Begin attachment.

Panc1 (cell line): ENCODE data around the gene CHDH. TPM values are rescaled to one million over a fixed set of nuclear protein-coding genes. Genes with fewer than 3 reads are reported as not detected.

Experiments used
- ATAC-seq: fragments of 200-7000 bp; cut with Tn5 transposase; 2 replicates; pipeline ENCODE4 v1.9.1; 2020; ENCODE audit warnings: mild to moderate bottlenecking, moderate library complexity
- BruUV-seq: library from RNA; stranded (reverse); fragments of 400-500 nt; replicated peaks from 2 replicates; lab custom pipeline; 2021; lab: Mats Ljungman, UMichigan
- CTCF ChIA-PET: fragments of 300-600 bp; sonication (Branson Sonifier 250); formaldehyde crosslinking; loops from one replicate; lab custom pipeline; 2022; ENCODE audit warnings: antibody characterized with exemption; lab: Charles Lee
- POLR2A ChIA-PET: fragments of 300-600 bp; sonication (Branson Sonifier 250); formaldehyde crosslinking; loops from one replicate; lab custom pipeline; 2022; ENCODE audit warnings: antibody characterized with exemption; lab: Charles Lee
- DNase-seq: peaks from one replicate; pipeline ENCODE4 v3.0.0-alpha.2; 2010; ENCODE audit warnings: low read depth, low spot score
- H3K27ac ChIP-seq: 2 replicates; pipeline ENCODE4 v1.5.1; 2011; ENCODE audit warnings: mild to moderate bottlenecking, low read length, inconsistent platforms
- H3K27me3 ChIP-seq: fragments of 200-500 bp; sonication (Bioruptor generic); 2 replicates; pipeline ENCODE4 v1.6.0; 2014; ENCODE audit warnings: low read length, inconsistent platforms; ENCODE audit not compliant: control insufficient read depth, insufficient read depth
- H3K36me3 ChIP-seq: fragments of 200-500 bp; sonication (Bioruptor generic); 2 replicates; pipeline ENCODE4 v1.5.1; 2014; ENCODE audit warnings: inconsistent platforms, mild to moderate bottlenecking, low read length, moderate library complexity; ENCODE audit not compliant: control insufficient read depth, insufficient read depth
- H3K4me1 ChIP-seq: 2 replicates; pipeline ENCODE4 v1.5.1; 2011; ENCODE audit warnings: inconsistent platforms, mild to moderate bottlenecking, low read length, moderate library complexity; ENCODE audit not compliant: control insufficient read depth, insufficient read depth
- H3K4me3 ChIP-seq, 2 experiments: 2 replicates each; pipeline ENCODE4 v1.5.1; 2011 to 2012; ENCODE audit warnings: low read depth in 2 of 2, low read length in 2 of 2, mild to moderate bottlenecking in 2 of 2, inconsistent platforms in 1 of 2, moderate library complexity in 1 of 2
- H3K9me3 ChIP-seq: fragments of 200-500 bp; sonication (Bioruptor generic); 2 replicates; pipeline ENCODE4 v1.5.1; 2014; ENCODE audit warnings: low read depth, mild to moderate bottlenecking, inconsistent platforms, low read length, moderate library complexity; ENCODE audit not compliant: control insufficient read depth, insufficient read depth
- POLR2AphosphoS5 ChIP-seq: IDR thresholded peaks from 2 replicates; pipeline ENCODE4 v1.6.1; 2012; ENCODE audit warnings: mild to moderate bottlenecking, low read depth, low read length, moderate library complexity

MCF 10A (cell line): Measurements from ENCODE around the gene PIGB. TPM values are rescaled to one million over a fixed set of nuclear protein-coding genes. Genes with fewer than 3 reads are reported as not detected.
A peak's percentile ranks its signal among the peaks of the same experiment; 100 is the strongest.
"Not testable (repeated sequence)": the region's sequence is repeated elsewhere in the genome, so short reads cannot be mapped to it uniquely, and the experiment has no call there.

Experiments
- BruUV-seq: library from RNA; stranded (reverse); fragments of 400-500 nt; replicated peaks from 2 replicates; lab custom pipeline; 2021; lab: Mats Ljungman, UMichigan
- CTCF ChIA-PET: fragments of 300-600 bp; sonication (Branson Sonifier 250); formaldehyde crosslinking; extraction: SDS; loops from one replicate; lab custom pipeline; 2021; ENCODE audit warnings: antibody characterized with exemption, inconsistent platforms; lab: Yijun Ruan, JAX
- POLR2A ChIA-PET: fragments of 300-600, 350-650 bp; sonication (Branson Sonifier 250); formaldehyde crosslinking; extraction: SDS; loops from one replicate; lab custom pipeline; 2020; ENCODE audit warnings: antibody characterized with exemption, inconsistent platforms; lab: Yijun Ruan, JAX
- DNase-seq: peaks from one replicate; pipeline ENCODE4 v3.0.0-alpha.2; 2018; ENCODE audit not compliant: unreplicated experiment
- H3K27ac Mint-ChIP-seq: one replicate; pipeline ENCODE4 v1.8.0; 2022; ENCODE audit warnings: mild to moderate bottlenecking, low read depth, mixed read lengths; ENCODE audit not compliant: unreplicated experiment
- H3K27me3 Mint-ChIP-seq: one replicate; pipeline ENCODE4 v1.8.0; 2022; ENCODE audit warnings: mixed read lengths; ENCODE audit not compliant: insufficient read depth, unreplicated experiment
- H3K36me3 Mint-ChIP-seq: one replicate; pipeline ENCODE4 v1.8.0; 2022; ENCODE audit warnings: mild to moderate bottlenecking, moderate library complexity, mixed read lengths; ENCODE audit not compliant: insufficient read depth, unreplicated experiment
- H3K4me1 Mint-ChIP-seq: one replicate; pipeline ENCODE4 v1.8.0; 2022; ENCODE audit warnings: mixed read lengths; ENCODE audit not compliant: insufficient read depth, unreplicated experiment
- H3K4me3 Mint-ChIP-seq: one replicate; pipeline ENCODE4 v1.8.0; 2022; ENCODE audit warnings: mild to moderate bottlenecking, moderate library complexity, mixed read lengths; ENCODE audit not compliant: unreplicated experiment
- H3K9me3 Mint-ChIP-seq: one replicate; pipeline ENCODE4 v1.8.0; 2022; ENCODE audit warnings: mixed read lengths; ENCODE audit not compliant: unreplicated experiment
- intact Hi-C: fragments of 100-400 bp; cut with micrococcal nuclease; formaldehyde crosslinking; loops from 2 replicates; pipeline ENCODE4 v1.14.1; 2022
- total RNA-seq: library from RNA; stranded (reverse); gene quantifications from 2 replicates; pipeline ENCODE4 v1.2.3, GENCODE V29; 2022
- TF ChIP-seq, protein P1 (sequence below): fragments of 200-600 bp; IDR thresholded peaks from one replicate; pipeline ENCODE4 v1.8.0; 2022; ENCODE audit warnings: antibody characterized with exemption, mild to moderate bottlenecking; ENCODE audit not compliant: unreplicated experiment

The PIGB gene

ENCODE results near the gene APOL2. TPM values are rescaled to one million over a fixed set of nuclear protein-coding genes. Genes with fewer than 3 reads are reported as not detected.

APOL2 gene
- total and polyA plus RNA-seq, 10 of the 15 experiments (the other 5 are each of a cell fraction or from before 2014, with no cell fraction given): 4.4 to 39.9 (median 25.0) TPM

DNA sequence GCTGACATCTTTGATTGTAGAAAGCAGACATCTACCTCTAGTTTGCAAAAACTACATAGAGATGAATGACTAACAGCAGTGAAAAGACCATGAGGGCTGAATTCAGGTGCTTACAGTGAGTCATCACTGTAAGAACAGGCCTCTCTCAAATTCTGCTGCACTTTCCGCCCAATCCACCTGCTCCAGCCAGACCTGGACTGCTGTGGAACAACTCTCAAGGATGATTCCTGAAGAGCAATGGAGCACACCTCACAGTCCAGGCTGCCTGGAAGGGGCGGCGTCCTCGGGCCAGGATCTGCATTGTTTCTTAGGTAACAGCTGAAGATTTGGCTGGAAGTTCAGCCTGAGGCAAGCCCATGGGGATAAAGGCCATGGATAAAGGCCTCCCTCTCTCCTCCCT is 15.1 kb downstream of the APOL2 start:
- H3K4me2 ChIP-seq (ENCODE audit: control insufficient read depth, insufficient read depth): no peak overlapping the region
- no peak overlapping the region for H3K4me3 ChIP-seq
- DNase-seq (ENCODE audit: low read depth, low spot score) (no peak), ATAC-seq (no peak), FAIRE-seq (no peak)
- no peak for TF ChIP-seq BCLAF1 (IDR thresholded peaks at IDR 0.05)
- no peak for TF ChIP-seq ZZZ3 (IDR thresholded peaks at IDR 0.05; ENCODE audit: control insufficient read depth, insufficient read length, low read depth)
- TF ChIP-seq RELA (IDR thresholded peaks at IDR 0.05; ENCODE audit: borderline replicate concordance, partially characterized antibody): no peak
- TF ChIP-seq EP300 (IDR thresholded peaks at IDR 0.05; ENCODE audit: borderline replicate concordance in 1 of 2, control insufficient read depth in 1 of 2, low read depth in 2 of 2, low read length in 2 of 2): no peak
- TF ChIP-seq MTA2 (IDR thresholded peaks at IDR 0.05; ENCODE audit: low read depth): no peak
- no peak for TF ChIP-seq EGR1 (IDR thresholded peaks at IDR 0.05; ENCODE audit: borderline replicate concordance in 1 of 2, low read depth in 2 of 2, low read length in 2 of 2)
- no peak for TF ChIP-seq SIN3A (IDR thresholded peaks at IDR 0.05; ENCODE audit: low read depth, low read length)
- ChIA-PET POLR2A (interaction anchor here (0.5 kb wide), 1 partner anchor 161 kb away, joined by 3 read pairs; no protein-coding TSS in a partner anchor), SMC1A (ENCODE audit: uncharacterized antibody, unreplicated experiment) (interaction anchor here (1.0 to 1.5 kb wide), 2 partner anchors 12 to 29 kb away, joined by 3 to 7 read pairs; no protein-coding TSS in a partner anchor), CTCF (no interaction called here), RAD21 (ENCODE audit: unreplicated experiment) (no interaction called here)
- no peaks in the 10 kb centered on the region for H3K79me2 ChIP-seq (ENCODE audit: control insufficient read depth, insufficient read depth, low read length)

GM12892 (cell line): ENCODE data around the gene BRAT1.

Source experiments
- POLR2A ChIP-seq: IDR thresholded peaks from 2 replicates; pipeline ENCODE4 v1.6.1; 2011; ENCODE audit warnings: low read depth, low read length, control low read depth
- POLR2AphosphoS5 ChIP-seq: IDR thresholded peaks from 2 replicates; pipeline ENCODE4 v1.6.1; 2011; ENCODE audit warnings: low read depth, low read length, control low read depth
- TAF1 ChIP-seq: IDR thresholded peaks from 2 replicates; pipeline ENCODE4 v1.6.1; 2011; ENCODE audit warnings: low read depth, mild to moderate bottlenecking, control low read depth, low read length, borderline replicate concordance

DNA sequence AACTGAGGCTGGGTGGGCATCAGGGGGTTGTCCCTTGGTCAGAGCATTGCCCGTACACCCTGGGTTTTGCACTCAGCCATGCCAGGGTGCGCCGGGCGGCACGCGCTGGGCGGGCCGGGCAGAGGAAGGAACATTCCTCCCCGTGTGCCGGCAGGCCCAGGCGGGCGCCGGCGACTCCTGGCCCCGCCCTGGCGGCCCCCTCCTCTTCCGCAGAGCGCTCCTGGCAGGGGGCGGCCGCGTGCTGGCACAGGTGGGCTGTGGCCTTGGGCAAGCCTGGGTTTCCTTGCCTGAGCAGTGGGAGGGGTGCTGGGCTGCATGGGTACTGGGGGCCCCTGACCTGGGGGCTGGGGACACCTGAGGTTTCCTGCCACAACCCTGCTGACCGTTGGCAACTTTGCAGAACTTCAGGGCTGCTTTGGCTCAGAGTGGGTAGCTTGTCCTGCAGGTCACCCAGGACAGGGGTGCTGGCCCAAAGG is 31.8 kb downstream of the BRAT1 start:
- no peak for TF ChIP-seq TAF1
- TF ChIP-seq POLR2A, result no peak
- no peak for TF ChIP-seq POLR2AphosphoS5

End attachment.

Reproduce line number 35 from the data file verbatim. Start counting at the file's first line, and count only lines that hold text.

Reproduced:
- total and polyA plus RNA-seq, 10 of the 15 experiments (the other 5 are each of a cell fraction or from before 2014, with no cell fraction given): 4.4 to 39.9 (median 25.0) TPM